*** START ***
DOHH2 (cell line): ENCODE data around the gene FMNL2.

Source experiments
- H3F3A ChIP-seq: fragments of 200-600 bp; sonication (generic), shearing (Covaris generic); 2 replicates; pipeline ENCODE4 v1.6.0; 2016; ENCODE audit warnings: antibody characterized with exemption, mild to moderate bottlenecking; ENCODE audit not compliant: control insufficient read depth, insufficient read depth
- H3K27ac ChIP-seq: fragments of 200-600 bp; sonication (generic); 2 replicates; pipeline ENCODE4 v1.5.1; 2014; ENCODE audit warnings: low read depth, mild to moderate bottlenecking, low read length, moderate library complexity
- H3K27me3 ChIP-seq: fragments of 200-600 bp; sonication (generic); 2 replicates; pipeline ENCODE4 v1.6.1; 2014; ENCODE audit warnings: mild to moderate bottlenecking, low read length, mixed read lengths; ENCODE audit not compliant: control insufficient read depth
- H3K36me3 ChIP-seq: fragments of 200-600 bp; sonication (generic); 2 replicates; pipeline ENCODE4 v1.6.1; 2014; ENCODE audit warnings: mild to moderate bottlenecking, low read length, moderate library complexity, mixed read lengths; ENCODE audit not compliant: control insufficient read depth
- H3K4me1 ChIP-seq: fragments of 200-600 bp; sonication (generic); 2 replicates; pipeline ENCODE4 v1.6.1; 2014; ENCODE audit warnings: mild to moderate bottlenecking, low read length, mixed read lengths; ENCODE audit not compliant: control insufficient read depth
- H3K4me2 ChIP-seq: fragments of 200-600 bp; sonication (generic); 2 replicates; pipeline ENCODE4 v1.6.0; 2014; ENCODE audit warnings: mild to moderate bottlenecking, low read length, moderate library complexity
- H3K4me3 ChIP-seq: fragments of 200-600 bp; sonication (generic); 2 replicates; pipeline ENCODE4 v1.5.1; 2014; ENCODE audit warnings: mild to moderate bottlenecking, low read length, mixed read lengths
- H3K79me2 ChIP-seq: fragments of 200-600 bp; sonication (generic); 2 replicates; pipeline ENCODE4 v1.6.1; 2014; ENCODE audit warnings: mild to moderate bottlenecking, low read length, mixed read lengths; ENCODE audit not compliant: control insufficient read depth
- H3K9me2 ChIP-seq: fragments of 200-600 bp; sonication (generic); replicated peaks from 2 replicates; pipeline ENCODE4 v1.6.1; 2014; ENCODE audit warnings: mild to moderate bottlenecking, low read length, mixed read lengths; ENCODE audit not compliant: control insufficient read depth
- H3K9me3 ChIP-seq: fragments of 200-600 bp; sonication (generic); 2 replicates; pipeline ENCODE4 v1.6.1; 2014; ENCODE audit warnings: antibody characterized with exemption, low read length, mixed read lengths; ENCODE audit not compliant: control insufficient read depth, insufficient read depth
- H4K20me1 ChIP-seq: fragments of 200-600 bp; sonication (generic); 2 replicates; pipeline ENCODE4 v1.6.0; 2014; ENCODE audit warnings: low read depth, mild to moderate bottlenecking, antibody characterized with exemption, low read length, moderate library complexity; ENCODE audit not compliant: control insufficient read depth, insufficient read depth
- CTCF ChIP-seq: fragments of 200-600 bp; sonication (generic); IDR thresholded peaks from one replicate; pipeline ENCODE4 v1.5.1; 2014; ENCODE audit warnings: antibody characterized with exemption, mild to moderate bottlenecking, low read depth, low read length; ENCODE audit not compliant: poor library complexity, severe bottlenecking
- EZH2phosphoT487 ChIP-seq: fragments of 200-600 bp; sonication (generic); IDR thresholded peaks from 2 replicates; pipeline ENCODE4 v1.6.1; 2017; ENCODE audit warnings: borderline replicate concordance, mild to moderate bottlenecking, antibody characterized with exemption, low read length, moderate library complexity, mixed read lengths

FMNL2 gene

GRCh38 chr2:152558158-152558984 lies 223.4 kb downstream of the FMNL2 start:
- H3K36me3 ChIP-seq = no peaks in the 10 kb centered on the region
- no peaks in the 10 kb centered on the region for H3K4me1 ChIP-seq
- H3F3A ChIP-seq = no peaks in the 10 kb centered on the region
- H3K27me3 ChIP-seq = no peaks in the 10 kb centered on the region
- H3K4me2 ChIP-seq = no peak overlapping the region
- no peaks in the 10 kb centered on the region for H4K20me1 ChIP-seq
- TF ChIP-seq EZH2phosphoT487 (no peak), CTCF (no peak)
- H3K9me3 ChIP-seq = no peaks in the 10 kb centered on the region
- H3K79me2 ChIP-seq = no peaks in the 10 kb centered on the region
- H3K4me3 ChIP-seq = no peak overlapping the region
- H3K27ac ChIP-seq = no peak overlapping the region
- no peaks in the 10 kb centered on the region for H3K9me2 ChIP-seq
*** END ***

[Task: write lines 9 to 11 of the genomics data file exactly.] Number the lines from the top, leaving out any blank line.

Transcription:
- H3K4me3 ChIP-seq: fragments of 200-600 bp; sonication (generic); 2 replicates; pipeline ENCODE4 v1.5.1; 2014; ENCODE audit warnings: mild to moderate bottlenecking, low read length, mixed read lengths
- H3K79me2 ChIP-seq: fragments of 200-600 bp; sonication (generic); 2 replicates; pipeline ENCODE4 v1.6.1; 2014; ENCODE audit warnings: mild to moderate bottlenecking, low read length, mixed read lengths; ENCODE audit not compliant: control insufficient read depth
- H3K9me2 ChIP-seq: fragments of 200-600 bp; sonication (generic); replicated peaks from 2 replicates; pipeline ENCODE4 v1.6.1; 2014; ENCODE audit warnings: mild to moderate bottlenecking, low read length, mixed read lengths; ENCODE audit not compliant: control insufficient read depth